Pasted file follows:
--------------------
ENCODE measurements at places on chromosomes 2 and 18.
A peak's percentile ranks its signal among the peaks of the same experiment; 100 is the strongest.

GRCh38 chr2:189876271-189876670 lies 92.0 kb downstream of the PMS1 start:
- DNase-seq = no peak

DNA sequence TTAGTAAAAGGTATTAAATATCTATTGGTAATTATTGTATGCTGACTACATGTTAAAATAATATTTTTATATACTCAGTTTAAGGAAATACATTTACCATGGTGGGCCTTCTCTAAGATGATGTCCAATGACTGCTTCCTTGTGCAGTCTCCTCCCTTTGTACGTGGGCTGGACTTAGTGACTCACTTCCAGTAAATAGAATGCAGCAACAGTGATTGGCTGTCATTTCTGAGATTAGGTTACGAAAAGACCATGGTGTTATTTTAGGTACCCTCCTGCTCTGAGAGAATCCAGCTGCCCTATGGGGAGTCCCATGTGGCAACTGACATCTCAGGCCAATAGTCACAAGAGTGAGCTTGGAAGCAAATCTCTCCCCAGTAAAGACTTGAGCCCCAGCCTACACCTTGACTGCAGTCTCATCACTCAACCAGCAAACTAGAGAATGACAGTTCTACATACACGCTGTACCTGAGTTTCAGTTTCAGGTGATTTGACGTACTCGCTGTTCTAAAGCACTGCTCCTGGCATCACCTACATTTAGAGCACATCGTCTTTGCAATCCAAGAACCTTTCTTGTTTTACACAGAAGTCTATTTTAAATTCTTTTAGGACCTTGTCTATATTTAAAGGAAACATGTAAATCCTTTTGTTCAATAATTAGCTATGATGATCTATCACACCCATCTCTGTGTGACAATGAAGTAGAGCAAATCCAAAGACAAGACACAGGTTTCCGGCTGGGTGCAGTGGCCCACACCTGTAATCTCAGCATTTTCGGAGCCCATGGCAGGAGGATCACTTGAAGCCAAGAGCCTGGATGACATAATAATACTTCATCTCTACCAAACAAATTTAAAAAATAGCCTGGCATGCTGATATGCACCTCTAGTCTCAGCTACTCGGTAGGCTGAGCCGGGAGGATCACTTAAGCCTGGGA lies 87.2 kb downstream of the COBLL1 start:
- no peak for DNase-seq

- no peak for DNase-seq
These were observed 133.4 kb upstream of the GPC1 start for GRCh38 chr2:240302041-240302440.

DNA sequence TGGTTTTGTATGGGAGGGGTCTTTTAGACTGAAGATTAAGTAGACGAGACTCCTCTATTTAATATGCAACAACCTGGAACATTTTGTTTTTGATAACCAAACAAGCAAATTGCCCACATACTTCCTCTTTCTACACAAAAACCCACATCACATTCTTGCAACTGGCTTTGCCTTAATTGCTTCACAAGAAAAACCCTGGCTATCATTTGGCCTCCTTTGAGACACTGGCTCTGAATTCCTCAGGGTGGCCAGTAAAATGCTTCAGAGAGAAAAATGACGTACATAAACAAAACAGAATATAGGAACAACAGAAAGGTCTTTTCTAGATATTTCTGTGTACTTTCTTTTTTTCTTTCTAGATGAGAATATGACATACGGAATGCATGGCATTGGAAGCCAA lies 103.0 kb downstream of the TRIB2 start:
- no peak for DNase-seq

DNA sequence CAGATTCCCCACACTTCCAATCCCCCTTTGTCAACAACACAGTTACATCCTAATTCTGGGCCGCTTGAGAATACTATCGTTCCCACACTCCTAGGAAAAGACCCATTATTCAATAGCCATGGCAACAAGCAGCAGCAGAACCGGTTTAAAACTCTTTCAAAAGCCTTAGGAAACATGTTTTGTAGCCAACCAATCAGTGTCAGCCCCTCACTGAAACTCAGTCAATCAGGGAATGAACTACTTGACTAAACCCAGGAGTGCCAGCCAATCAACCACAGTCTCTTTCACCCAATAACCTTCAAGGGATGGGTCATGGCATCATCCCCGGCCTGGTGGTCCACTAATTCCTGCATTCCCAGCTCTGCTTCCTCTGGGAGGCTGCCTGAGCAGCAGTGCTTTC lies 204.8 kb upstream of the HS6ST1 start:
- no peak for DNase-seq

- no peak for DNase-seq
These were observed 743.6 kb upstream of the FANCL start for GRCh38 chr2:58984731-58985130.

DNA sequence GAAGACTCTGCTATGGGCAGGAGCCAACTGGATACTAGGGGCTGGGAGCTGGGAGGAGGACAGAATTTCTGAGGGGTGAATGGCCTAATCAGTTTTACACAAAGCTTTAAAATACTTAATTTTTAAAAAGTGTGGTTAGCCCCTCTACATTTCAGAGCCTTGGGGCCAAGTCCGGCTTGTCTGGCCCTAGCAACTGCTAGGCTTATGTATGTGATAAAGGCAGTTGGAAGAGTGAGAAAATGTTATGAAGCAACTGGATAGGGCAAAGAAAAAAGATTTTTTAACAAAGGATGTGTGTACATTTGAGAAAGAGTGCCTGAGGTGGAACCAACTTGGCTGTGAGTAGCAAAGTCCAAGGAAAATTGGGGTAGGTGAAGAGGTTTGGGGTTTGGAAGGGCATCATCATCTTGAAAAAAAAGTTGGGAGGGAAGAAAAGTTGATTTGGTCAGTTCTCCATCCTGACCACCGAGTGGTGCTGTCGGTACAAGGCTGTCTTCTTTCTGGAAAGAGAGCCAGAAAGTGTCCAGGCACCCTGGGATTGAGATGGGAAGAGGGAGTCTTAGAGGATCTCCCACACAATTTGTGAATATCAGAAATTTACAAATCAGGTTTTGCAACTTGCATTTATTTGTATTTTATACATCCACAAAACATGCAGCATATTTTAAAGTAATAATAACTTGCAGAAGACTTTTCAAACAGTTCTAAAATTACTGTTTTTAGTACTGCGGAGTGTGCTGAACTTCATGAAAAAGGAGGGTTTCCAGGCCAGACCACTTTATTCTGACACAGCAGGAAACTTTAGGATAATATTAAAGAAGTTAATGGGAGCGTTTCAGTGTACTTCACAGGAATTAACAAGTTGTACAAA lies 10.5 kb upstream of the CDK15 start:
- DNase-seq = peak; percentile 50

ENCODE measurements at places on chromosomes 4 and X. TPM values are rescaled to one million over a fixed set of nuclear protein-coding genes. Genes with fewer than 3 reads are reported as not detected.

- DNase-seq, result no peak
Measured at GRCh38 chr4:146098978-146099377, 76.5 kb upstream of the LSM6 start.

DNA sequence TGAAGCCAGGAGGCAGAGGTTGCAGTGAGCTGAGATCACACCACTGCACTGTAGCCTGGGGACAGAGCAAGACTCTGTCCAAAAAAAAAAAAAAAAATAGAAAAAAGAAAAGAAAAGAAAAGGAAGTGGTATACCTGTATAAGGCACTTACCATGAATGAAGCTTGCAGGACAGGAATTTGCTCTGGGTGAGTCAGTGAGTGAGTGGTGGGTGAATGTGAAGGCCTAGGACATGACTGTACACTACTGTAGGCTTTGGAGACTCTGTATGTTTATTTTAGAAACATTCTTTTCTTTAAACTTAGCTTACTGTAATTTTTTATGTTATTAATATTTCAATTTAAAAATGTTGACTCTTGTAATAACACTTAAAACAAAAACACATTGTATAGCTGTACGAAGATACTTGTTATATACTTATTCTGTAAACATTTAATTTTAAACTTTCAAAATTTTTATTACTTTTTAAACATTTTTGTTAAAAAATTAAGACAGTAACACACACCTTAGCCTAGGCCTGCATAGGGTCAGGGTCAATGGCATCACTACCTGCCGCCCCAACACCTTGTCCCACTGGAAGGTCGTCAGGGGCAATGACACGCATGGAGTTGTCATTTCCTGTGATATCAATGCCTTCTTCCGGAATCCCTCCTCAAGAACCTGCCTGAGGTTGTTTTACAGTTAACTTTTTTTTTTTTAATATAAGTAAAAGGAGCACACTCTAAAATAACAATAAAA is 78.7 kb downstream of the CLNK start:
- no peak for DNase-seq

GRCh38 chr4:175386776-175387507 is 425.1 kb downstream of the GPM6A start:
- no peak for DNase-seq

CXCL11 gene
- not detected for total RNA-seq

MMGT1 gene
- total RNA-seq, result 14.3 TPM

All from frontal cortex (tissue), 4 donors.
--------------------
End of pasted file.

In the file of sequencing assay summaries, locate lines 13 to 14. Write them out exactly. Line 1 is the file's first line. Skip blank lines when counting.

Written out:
- no peak for DNase-seq
These were observed 743.6 kb upstream of the FANCL start for GRCh38 chr2:58984731-58985130.